AOL seems to be radically changing its plans for Patch, it’s network of local news sites.We’ve heard from insiders that the division is pivoting away from a human editor centric model, toward one where local sites (“Patches”) are built to be content-sharing and community-organising tools for their areas.
Editors won’t go away entirely, but there will be fewer of them, writing for more sites.
The contraction of human resources is not going unnoticed.
Former Patch editors keeping track of their old employer have begun emailing us about it.
Looks like AOL Patch is continuing to cut editors. Of the 50 sites in Maryland about 15 appear to be w/o editors including Annapolis and Severna Park, two of the larger sites. Many others are “doubling up”…one editor now handling two sites instead of one.
What’s going on? Is this the beginning of the end for hyper-local approach at AOL?
I noted with interest the recent article that you did on AOL and Patch. I’m following this saga as I was one of the original freelancers let go 9 months after it started (correction: asked to work for 1/3 of what I had been paid), by a young, highly immature local editor (I digress). Recently, same Patch (Renton.patch.com) and many of the other Patch sites locally (Greater Seattle area) mysteriously went from having local editors to links to “staff” and most of the sites are now distributing much of the same news. I thought you might like the tip in case you are interested in following up on the saga.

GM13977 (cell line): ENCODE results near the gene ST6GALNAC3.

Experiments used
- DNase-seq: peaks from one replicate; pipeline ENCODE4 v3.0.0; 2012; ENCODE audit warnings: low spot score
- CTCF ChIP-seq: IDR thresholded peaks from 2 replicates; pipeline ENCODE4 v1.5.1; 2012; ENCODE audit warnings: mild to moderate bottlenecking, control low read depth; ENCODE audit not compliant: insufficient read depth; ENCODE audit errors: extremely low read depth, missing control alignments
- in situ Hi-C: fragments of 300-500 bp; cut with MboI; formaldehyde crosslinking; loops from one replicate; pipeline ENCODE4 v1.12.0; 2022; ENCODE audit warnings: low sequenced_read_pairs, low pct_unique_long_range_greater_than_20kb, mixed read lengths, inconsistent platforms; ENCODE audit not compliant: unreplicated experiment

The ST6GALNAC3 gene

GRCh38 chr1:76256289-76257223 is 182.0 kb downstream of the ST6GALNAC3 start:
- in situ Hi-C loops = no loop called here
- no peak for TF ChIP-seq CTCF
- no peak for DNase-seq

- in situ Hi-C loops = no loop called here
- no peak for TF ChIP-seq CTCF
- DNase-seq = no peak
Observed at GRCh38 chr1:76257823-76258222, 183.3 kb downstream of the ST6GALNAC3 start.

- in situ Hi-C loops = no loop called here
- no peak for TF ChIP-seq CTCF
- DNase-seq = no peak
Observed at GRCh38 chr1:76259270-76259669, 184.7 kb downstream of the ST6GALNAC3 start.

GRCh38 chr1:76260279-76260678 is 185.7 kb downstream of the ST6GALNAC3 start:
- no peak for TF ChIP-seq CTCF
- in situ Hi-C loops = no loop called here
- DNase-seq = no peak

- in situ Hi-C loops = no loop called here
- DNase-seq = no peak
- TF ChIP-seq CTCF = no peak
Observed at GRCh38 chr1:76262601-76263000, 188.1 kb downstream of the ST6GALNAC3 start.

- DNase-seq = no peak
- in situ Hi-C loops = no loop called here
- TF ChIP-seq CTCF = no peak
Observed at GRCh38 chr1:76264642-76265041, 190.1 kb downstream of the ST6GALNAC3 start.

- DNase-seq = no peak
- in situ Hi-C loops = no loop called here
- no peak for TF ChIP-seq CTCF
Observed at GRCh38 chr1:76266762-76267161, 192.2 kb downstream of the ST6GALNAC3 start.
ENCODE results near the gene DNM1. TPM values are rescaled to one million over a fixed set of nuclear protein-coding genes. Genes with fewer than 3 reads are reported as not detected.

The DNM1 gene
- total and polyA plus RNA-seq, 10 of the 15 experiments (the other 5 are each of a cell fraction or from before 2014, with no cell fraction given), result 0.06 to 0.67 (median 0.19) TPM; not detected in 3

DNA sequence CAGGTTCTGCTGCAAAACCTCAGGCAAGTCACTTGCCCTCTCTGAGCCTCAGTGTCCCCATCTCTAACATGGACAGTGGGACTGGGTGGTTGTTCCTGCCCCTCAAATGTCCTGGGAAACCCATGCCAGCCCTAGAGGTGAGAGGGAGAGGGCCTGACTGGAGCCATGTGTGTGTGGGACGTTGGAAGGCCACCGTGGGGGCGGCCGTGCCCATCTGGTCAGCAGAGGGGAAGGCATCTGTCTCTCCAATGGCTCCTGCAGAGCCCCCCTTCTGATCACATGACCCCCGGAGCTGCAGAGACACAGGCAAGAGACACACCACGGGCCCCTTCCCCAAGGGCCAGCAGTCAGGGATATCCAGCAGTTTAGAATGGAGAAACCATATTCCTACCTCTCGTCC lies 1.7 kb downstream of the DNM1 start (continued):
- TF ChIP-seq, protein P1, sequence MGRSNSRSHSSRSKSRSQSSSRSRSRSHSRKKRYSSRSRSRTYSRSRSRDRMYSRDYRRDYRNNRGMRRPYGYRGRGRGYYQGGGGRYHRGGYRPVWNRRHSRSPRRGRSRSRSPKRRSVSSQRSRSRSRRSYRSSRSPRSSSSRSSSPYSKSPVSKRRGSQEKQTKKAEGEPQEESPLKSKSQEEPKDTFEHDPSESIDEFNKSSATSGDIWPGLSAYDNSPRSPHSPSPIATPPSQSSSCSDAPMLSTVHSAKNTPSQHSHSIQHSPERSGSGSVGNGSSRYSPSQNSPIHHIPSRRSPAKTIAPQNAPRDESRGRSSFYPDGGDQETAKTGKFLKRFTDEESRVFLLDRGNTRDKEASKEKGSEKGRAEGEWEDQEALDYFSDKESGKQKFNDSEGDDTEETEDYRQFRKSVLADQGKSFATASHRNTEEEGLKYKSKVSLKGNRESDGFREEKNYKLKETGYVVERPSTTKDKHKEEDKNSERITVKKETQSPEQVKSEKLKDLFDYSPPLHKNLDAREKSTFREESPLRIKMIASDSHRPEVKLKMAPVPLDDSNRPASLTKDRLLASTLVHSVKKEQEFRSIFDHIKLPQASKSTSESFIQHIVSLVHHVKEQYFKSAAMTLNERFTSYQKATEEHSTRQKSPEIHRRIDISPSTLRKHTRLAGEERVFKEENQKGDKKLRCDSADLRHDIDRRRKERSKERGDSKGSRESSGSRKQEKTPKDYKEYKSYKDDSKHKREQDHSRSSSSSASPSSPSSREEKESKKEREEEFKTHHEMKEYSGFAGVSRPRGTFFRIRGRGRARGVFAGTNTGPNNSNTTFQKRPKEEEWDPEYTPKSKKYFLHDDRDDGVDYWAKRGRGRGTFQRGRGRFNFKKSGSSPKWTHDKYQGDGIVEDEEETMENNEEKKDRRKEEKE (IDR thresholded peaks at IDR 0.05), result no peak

We were also sceptical of Patch’s human-heavy approach. We always noted that Patch’s AOL cousin, Huffington Post, has a much larger audience for its four local blogs than Patch had for its 800.
The human-heavy Patch cost AOL ~$150 million per year, and was a big reason why AOL’s Internet access division’s profits were more than the total company’s profits.
So, making Patch more of a Web-tool for locals is a smart move.
Still, it sucks to hear about people getting fired.
Update: Here’s a comment from Patch on this story:
“Patch as we know it will continue to exist and thrive, as we continue to be, a blend of original reporting, high-quality community contribution, and aggregation. We test different models in an effort to best serve our existing communities, and our future ones. We had a great 2012 in which we more than doubled revenue, increased traffic by roughly 40% and realised double-digit percentage operating efficiencies. We are well positioned for our stated goal of run-rate profitability by the end of the year.”
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